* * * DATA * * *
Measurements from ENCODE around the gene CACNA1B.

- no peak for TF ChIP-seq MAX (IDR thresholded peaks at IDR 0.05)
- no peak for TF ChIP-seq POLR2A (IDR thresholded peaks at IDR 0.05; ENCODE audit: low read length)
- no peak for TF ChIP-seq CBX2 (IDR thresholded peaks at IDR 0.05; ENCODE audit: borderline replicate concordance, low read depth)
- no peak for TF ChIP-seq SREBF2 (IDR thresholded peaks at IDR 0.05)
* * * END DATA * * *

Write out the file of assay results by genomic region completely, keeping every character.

Measurements from ENCODE around the gene CACNA1B.

- no peak for TF ChIP-seq MAX (IDR thresholded peaks at IDR 0.05)
- no peak for TF ChIP-seq POLR2A (IDR thresholded peaks at IDR 0.05; ENCODE audit: low read length)
- no peak for TF ChIP-seq CBX2 (IDR thresholded peaks at IDR 0.05; ENCODE audit: borderline replicate concordance, low read depth)
- no peak for TF ChIP-seq SREBF2 (IDR thresholded peaks at IDR 0.05)